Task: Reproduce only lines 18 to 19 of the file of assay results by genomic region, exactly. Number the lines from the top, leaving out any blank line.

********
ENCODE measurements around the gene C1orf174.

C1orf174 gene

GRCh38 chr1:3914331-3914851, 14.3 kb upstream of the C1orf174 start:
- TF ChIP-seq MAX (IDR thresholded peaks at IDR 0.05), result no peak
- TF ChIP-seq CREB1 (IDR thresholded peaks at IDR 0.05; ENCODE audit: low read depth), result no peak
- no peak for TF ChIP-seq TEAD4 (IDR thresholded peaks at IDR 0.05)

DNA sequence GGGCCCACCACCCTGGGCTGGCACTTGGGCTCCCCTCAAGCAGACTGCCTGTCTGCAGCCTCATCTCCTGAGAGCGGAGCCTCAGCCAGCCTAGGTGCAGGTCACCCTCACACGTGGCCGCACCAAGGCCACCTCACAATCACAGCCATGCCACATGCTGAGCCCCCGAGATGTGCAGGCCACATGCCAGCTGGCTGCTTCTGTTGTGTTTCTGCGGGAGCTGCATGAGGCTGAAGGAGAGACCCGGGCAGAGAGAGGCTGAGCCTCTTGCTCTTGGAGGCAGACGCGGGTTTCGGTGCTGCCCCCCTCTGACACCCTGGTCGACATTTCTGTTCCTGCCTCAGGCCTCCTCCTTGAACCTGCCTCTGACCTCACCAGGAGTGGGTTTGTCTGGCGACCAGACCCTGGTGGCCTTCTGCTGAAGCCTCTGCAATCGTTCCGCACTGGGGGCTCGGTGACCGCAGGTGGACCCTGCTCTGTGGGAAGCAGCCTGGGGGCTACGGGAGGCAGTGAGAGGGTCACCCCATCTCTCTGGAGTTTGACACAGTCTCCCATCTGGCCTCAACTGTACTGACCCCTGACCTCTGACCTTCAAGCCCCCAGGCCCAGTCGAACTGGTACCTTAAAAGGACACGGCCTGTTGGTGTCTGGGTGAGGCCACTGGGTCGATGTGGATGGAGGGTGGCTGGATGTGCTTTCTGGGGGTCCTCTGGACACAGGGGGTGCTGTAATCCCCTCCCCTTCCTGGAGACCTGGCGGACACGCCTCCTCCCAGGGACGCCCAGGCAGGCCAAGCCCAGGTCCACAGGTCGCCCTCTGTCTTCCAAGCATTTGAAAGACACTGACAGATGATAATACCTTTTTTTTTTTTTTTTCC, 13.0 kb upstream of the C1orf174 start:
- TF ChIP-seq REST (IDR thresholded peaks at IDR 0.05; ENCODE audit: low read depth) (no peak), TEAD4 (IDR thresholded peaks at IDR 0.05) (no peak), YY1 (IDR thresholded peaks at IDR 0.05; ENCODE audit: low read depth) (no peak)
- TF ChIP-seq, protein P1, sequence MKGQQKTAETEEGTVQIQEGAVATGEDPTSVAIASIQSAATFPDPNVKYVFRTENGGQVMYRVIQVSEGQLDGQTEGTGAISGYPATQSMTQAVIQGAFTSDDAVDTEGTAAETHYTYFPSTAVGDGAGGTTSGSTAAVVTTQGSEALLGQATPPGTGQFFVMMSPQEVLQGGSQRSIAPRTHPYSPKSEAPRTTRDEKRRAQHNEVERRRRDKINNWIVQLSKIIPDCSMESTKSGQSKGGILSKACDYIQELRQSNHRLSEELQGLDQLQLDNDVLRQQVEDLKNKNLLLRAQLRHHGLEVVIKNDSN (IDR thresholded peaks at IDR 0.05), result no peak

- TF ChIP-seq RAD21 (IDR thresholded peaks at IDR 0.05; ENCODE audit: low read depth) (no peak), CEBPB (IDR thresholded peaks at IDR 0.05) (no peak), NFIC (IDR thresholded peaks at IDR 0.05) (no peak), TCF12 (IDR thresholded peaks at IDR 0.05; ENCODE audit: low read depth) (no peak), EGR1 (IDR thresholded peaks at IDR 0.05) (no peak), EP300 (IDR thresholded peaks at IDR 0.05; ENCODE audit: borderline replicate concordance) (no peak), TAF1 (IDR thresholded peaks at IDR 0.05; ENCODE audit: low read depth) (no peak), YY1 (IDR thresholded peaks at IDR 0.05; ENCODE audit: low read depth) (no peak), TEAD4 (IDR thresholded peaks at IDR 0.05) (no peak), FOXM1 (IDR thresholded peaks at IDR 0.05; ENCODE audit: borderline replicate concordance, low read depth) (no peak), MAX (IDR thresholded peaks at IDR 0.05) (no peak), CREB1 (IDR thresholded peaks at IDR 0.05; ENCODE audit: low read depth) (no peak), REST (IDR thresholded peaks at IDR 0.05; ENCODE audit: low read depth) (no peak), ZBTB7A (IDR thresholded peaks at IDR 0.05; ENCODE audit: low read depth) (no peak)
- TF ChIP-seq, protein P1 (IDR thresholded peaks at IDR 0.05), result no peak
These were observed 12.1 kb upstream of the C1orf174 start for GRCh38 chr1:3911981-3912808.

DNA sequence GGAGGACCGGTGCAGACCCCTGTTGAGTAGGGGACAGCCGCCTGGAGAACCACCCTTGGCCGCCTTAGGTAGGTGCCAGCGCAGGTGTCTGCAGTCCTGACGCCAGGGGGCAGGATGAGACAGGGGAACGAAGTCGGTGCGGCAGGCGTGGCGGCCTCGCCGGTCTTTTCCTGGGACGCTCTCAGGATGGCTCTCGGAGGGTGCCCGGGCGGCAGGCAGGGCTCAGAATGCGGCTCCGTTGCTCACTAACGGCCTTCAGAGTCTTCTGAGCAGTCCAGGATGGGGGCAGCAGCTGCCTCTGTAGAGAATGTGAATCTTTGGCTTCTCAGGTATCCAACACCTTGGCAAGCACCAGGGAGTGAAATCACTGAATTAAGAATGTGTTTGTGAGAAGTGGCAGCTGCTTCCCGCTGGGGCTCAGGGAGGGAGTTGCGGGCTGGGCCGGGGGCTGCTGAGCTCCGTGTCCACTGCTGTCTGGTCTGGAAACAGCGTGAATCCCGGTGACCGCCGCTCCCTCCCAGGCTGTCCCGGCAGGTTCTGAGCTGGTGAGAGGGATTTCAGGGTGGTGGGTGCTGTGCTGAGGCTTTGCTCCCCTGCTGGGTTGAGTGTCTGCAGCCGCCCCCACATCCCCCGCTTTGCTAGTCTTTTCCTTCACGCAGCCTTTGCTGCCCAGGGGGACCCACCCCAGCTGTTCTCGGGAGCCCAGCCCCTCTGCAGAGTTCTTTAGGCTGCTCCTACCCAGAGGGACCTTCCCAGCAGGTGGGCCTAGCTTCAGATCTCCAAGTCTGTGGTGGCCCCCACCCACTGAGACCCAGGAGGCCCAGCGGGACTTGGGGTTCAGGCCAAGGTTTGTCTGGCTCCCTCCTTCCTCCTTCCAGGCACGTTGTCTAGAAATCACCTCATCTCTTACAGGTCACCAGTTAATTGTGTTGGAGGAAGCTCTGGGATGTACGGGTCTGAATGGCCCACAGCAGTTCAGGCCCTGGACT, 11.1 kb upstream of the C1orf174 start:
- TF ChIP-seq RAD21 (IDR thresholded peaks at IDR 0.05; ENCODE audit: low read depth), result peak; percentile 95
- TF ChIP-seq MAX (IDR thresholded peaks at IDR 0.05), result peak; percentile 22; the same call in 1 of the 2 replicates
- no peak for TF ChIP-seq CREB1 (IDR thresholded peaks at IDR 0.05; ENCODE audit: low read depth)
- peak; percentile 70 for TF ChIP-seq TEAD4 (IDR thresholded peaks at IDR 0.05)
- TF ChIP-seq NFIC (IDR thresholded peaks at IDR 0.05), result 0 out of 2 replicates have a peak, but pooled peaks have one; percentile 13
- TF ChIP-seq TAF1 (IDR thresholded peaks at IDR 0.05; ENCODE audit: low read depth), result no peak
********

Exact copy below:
- TF ChIP-seq NFIC (IDR thresholded peaks at IDR 0.05), result 0 out of 2 replicates have a peak, but pooled peaks have one; percentile 13
- TF ChIP-seq TAF1 (IDR thresholded peaks at IDR 0.05; ENCODE audit: low read depth), result no peak